Background & aims: Gastrin is a putative promoter of colorectal carcinomas. The aim of this study was to evaluate the temporal relationship between gastrinemia and development of colorectal malignancy.
Methods: We conducted a nested case-control study among 128,992 subscribers to a health maintenance program who had participated in a multiphasic health checkup between 1964 and 1969. Serum had been frozen since the checkup and the cohort followed up for cancer. Of 1881 incident colorectal carcinoma cases, 250 were randomly selected; 1 control without cancer was matched to each case by age, sex, education, and date of serum collection. Stored sera were tested for Helicobacter pylori immunoglobulin G and for gastrin and glycine-extended gastrin.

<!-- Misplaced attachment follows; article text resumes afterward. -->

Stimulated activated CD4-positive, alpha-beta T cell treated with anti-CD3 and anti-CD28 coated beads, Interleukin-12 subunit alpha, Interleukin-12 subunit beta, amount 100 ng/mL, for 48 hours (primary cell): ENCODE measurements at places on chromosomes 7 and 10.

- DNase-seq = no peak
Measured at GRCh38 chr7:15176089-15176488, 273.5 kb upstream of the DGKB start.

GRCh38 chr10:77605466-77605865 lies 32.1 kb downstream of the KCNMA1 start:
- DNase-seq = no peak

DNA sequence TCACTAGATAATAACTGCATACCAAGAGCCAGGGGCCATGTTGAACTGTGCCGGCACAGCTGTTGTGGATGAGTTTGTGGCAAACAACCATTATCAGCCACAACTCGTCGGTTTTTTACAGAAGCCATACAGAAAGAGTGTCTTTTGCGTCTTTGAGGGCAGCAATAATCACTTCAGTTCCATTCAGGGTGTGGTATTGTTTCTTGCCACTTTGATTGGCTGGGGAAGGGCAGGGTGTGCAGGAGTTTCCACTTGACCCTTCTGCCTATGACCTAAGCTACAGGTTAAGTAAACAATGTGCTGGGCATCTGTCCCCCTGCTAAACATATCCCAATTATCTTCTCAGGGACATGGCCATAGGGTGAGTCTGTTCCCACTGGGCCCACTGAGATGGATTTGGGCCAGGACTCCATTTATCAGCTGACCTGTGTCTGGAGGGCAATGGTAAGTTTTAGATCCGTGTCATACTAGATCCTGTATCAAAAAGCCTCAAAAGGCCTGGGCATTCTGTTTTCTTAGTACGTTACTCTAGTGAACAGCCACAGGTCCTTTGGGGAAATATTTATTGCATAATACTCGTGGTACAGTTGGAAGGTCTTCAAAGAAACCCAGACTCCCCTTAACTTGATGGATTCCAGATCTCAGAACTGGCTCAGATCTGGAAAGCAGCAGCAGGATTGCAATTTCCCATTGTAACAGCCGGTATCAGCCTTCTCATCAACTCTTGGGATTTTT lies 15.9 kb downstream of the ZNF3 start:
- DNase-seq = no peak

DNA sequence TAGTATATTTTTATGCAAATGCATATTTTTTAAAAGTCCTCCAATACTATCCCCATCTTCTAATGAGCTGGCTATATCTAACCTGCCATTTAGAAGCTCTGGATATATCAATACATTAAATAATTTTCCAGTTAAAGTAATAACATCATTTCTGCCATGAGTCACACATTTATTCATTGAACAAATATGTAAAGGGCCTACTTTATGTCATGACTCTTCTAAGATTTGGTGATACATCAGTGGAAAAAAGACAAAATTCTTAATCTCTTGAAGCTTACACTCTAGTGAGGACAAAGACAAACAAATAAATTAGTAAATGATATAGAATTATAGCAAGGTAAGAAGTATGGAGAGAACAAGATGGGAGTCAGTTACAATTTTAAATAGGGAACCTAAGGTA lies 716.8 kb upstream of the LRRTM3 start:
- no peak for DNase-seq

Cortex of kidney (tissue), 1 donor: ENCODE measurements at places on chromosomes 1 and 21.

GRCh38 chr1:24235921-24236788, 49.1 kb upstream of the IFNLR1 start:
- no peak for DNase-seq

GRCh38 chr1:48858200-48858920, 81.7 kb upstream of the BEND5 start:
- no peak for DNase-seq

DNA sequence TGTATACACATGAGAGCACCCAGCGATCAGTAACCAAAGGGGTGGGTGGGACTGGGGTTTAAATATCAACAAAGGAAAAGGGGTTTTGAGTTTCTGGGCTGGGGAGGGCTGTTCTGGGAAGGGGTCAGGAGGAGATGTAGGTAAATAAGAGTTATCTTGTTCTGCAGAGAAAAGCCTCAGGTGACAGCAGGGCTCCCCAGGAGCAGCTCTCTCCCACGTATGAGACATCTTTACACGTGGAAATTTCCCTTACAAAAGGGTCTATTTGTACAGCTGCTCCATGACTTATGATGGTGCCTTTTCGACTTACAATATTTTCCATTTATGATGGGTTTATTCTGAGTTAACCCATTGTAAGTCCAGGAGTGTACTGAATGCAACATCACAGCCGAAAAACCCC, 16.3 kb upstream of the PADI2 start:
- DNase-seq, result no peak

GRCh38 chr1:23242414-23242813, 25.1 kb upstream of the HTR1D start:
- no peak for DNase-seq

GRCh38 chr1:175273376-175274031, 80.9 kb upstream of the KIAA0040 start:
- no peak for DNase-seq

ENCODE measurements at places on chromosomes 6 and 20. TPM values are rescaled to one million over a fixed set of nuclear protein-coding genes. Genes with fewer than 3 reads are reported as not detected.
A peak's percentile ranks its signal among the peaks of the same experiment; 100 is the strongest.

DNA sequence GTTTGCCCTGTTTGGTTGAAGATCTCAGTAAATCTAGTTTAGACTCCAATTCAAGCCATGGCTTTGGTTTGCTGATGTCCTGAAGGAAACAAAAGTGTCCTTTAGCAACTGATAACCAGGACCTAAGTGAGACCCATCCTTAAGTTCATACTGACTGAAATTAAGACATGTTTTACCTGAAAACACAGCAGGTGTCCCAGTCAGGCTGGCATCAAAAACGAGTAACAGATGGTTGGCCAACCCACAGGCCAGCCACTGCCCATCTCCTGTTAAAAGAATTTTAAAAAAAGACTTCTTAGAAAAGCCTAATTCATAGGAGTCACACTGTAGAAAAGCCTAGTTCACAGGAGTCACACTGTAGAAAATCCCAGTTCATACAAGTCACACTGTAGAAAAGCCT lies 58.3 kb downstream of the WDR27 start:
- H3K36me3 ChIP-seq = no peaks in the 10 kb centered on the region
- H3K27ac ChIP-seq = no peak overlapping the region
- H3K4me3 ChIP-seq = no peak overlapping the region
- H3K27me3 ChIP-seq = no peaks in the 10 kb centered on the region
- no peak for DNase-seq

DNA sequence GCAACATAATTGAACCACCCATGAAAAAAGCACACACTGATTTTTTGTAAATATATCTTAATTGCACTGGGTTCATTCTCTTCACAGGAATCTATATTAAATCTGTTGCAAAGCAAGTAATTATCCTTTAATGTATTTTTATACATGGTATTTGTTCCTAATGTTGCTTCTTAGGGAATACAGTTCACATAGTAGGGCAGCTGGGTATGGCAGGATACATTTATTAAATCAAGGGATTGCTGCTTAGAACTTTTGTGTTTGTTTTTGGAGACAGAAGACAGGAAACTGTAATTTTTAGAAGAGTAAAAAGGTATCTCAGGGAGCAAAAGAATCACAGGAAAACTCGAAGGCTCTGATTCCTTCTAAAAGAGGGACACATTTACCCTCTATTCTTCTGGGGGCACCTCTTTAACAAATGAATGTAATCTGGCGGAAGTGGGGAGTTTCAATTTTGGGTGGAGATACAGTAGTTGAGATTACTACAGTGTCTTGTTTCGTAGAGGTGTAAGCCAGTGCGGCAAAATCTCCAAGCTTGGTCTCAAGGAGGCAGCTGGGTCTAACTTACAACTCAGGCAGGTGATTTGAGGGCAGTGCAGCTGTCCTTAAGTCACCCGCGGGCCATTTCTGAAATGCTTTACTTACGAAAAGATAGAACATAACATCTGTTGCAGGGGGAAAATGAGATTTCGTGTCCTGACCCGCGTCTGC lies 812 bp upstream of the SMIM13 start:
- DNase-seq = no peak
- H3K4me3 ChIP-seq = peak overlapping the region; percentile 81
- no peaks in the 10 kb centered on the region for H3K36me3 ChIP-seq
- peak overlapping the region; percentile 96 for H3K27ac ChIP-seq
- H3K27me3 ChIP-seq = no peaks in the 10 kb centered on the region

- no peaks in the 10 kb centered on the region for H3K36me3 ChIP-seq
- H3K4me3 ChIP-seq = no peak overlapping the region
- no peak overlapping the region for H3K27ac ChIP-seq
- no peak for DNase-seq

Results: Verified cases included 166 colon cancers, 58 rectal cancers, and 9 with cancer in both locations. A mean of 15.3 years had elapsed between serum collection and diagnosis of cancer. Median gastrin levels were similar in cases and controls (41.7 vs. 40.7 pg/mL). However, a gastrin level above normal was associated with increased risk for colorectal malignancy (odds ratio, 3.9; 95% confidence interval, 1.5-9.8). If this association is causal, 8.6% of colorectal cancers could be attributed to high serum gastrin level.
Conclusions: Hypergastrinemia is associated with an increased risk of colorectal carcinoma.